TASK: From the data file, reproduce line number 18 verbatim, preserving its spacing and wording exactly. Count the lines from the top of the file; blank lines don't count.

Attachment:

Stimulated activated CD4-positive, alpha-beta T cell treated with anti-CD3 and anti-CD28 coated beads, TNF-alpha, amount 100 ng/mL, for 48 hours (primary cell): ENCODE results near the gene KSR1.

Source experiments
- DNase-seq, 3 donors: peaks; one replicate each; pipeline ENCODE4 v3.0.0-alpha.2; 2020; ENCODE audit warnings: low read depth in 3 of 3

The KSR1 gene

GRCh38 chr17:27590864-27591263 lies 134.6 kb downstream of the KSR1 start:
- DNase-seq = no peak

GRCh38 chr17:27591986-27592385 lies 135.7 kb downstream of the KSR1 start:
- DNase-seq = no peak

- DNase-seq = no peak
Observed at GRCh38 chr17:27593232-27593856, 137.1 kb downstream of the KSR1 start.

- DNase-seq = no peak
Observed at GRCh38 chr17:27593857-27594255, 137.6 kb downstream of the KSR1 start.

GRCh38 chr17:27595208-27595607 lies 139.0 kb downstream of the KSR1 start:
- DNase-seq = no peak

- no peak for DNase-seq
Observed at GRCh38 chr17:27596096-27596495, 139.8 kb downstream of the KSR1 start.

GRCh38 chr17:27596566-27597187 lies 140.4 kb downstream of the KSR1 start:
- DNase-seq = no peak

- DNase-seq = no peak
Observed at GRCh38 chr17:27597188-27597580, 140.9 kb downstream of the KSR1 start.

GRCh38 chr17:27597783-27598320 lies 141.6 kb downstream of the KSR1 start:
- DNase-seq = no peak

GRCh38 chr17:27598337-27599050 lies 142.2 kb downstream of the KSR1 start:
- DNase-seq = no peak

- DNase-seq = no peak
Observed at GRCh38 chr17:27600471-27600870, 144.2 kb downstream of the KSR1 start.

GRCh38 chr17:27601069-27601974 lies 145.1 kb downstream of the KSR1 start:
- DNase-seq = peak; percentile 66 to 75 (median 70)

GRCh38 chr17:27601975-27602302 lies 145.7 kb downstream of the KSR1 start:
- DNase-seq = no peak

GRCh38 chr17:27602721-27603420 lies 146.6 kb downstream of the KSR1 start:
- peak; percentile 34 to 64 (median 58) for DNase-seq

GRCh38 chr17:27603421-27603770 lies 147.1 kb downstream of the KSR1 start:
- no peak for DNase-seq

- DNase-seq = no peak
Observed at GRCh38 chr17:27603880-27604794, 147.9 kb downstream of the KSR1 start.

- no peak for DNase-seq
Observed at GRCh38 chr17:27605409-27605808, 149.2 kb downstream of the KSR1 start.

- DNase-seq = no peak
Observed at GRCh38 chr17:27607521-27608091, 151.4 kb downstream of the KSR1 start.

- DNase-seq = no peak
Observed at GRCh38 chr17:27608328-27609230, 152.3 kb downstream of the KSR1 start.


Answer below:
- DNase-seq = no peak